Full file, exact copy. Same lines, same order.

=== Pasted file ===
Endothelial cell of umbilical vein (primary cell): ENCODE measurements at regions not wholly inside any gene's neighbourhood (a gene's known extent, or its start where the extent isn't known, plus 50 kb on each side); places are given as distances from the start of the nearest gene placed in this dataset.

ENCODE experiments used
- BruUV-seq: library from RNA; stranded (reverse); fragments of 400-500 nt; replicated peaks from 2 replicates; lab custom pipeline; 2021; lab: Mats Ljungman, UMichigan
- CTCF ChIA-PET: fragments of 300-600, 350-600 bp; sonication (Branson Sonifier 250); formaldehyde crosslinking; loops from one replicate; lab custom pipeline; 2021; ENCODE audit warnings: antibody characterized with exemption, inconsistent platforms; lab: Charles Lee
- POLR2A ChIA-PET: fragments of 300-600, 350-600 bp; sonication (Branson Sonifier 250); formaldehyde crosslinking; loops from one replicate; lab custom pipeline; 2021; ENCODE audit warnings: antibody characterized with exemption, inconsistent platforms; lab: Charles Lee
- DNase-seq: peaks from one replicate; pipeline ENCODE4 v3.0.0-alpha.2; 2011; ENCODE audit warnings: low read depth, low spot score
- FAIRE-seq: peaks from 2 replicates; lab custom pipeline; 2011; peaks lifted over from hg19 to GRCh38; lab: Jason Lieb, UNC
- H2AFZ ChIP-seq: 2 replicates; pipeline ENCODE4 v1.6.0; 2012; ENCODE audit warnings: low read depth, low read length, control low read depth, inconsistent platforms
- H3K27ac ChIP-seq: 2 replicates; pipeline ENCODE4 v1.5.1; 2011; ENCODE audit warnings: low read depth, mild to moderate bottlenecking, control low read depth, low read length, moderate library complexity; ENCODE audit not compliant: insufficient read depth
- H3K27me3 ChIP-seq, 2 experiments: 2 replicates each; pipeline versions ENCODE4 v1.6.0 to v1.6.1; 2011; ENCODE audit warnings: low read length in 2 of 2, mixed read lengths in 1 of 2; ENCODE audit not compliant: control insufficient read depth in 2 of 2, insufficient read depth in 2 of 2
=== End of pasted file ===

Endothelial cell of umbilical vein (primary cell): ENCODE measurements at regions not wholly inside any gene's neighbourhood (a gene's known extent, or its start where the extent isn't known, plus 50 kb on each side); places are given as distances from the start of the nearest gene placed in this dataset.

ENCODE experiments used
- BruUV-seq: library from RNA; stranded (reverse); fragments of 400-500 nt; replicated peaks from 2 replicates; lab custom pipeline; 2021; lab: Mats Ljungman, UMichigan
- CTCF ChIA-PET: fragments of 300-600, 350-600 bp; sonication (Branson Sonifier 250); formaldehyde crosslinking; loops from one replicate; lab custom pipeline; 2021; ENCODE audit warnings: antibody characterized with exemption, inconsistent platforms; lab: Charles Lee
- POLR2A ChIA-PET: fragments of 300-600, 350-600 bp; sonication (Branson Sonifier 250); formaldehyde crosslinking; loops from one replicate; lab custom pipeline; 2021; ENCODE audit warnings: antibody characterized with exemption, inconsistent platforms; lab: Charles Lee
- DNase-seq: peaks from one replicate; pipeline ENCODE4 v3.0.0-alpha.2; 2011; ENCODE audit warnings: low read depth, low spot score
- FAIRE-seq: peaks from 2 replicates; lab custom pipeline; 2011; peaks lifted over from hg19 to GRCh38; lab: Jason Lieb, UNC
- H2AFZ ChIP-seq: 2 replicates; pipeline ENCODE4 v1.6.0; 2012; ENCODE audit warnings: low read depth, low read length, control low read depth, inconsistent platforms
- H3K27ac ChIP-seq: 2 replicates; pipeline ENCODE4 v1.5.1; 2011; ENCODE audit warnings: low read depth, mild to moderate bottlenecking, control low read depth, low read length, moderate library complexity; ENCODE audit not compliant: insufficient read depth
- H3K27me3 ChIP-seq, 2 experiments: 2 replicates each; pipeline versions ENCODE4 v1.6.0 to v1.6.1; 2011; ENCODE audit warnings: low read length in 2 of 2, mixed read lengths in 1 of 2; ENCODE audit not compliant: control insufficient read depth in 2 of 2, insufficient read depth in 2 of 2